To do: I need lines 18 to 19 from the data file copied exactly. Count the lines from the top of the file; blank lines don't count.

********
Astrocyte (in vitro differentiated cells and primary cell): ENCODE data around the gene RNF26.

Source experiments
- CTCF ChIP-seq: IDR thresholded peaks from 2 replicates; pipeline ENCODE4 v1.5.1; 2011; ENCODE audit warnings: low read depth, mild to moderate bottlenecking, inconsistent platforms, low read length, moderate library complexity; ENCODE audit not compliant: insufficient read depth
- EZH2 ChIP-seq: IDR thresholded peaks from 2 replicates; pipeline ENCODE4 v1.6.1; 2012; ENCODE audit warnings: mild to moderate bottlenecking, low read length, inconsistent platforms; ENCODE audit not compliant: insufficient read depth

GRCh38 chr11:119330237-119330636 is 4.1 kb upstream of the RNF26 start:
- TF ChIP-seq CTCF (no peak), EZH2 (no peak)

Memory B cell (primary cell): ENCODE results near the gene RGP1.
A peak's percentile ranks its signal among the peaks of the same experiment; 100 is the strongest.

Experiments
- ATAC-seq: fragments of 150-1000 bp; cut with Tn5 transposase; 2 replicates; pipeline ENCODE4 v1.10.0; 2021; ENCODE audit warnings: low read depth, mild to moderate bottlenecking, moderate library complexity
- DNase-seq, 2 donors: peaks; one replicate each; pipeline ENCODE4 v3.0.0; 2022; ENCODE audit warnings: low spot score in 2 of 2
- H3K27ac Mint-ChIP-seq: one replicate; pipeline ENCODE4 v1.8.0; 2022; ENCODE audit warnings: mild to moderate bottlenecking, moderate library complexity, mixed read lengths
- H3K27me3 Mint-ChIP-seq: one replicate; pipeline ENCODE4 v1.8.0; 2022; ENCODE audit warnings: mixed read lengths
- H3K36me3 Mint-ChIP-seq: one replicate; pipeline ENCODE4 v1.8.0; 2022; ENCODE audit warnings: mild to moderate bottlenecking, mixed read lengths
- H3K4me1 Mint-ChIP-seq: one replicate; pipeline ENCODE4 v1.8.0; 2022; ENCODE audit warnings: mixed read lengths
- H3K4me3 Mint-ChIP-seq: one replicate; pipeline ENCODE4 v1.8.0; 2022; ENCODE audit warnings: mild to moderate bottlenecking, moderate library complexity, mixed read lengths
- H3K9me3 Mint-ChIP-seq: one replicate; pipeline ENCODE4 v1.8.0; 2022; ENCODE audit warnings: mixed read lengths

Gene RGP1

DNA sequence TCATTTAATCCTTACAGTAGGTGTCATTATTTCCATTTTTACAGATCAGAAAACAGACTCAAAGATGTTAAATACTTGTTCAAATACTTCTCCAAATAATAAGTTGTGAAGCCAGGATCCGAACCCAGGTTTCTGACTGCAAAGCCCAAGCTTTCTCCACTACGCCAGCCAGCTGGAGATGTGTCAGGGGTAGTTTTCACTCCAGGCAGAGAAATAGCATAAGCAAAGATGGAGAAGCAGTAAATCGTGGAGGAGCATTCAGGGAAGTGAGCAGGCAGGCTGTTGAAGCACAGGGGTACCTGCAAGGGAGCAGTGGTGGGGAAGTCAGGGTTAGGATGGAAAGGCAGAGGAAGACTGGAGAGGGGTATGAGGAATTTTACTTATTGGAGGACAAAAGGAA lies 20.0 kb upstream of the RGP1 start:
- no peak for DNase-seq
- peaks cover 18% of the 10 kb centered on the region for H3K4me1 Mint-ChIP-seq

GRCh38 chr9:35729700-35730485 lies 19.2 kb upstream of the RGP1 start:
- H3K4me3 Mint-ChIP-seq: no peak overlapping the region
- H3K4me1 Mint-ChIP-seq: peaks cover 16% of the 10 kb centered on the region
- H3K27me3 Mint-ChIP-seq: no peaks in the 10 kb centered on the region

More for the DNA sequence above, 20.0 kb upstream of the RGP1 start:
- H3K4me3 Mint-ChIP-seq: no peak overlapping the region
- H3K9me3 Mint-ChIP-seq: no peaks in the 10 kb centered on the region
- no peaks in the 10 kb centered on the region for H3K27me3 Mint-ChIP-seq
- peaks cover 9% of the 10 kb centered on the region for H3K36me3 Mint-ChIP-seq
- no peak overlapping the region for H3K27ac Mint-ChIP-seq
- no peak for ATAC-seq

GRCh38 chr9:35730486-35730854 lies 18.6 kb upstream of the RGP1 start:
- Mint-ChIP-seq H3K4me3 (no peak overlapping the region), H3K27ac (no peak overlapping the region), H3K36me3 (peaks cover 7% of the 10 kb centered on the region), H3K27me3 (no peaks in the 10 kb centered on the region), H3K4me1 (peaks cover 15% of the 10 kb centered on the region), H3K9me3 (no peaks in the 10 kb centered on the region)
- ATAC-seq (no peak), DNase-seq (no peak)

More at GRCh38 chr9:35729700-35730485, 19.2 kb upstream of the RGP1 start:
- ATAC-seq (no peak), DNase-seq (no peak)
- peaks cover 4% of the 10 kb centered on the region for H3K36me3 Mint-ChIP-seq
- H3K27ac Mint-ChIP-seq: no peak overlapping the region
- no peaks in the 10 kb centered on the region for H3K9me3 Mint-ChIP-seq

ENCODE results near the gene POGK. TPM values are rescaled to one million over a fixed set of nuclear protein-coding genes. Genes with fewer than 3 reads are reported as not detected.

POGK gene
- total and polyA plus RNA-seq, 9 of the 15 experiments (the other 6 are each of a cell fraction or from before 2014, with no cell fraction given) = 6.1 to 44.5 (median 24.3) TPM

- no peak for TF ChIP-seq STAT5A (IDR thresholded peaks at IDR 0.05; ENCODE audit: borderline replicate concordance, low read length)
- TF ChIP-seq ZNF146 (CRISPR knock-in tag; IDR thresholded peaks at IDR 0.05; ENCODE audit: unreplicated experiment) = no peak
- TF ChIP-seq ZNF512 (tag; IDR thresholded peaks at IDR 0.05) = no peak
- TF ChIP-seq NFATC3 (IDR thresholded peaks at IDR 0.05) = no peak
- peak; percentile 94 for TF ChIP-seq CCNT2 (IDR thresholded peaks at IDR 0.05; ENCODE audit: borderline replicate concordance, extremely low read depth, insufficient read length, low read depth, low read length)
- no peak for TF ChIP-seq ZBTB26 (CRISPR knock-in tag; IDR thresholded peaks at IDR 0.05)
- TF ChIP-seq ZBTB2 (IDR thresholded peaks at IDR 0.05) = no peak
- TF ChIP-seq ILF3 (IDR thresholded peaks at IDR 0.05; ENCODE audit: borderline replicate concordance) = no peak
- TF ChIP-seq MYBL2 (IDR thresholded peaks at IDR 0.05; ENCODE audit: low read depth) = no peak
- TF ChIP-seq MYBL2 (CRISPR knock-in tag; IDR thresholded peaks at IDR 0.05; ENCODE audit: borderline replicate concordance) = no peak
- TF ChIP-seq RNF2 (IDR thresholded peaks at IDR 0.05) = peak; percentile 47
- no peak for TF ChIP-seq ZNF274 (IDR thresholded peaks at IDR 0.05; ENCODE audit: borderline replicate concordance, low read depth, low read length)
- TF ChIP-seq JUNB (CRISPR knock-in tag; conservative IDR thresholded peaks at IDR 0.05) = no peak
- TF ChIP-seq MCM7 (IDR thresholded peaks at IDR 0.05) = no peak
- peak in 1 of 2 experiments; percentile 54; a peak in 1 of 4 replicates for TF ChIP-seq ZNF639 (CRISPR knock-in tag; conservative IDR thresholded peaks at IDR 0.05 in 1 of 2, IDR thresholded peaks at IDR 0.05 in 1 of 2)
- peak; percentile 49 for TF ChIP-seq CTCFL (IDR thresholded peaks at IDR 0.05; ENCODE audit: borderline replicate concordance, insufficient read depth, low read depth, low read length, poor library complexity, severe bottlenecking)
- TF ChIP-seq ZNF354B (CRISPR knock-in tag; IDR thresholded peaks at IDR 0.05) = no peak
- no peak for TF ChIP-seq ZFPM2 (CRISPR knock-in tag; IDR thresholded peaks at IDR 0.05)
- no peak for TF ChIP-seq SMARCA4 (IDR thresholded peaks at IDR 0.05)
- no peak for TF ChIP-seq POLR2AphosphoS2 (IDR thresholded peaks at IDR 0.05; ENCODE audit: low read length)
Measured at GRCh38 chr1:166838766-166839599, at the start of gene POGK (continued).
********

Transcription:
Gene RGP1

DNA sequence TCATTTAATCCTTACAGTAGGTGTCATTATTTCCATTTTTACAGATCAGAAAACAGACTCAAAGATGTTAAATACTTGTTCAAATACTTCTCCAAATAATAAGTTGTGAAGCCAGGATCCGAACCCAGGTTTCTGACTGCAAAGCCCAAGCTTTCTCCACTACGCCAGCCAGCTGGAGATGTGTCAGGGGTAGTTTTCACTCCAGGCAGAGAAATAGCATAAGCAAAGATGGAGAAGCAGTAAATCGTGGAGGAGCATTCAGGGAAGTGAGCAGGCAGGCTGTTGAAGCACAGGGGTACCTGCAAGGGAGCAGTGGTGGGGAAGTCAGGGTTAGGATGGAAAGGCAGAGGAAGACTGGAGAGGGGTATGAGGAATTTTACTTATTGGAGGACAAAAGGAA lies 20.0 kb upstream of the RGP1 start: